Shire’s Onivyde recommended by EU regulators

Europe’s top scientific committee has recommended Shire’s Onivyde (irinotecan pegylated liposomal formulation) for advanced pancreatic cancer.

The Committee for Medicinal Products for Human Use’s (CHMP) positive opinion is for Onivyde’s use in metastatic adenocarcinoma of the pancreas, in combination with 5-fluorouracil and leucovorin.

The recommendation paves the way for a European marketing authorisation in the coming weeks, in adults who have progressed following gemcitabine-based therapy.

Originally developed by Merrimack, Shire is responsible for development and marketing of the drug outside the US and Taiwan.

Merrimack markets Onivyde in the US after the US Food and Drug Administration approved it in October last year.

The drug could be a blockbuster for Shire, according to some analysts, and is already picking up sales in the US.

With a notoriously poor survival rate, there is an urgent need for new treatments for pancreatic cancer.

In England, patients will hope that Shire’s drug will be deemed as cost-effective by NICE, after a long-running saga around access to Celgene’s Abraxane (nab-paclitaxel).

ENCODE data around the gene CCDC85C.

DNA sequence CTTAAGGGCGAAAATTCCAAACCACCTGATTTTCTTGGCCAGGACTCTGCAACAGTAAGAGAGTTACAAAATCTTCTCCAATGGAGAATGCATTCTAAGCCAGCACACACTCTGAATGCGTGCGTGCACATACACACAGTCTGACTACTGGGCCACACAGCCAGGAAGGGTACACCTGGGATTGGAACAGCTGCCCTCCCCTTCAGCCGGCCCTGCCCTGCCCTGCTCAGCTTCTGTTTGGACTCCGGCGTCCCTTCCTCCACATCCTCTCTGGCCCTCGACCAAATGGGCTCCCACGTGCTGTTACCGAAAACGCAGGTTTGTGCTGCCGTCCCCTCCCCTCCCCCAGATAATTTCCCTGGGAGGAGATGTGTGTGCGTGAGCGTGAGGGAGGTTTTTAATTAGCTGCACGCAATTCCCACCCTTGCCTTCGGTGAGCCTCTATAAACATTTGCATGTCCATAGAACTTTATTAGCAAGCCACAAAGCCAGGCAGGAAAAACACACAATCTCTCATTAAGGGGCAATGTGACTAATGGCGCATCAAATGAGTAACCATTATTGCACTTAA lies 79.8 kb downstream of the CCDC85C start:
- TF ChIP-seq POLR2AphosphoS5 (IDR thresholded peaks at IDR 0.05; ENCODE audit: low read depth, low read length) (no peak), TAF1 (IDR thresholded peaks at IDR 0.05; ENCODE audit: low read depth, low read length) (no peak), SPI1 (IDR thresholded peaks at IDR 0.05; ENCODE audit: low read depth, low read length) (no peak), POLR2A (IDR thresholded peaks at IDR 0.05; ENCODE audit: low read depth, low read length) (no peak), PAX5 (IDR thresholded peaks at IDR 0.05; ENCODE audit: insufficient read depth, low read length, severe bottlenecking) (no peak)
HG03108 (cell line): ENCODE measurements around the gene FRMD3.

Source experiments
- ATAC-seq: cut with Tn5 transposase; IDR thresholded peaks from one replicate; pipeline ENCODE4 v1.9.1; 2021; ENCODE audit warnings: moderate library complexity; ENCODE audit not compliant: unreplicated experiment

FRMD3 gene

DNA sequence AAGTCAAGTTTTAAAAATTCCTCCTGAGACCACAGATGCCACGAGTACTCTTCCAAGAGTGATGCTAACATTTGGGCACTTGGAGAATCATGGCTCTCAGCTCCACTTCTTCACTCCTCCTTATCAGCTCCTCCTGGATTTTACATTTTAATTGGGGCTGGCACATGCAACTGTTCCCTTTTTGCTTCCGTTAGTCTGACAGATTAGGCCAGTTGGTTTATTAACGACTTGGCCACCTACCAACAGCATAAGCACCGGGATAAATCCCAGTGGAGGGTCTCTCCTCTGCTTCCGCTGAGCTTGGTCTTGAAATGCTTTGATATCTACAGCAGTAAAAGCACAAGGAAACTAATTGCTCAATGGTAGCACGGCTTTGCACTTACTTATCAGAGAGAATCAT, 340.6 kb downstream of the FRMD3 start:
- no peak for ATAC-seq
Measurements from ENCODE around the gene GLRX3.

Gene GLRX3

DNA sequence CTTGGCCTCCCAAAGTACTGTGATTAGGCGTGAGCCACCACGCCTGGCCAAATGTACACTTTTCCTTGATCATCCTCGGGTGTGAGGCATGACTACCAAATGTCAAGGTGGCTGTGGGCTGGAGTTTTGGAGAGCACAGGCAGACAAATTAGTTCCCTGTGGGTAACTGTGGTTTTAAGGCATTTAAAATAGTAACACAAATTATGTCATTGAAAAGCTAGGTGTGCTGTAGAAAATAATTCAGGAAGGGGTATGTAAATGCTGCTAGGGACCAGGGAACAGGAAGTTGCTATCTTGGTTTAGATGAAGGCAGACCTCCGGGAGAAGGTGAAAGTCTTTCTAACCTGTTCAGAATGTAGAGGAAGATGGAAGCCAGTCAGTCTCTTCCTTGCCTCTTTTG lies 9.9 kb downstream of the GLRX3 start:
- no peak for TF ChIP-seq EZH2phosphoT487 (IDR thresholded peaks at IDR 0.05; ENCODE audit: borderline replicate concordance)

Initially rejected by NICE, the drug was axed from the Cancer Drugs Fund late last year as part of a cost-saving drive.

Although Abraxane has a slightly different indication, as it is used as a first-line treatment, the lack of options for patients with the disease is a major cause for concern.

Survival rates are low as half of people diagnosed with the disease are already at stage 4 – the advanced metastatic disease stage which is considered incurable.

Five year overall survival rate is just 3% and median overall survival is typically less than a year.

The only curative treatment is surgical resection in the primary stage, which can improve five-year survival to 10%.

The CHMP positive opinion is based on pivotal, phase 3 NAPOLI-1 data that demonstrated the drug combination improved overall survival, meeting primary endpoint, as well as progression-free survival, and objective response rate (ORR) relative to the 5-fluorouracil and leucovorin control arm (secondary endpoints).

The most common grade 3 or higher adverse events with greater than five percent difference in patients on the Onivyde arm were neutropenia, fatigue and diarrhoea, and vomiting.

The CHMP’s decision will now be passed to the European Commission, which will likely approve the drug in the coming weeks.

Don't miss your daily pharmaphorum news.
SUBSCRIBE free here.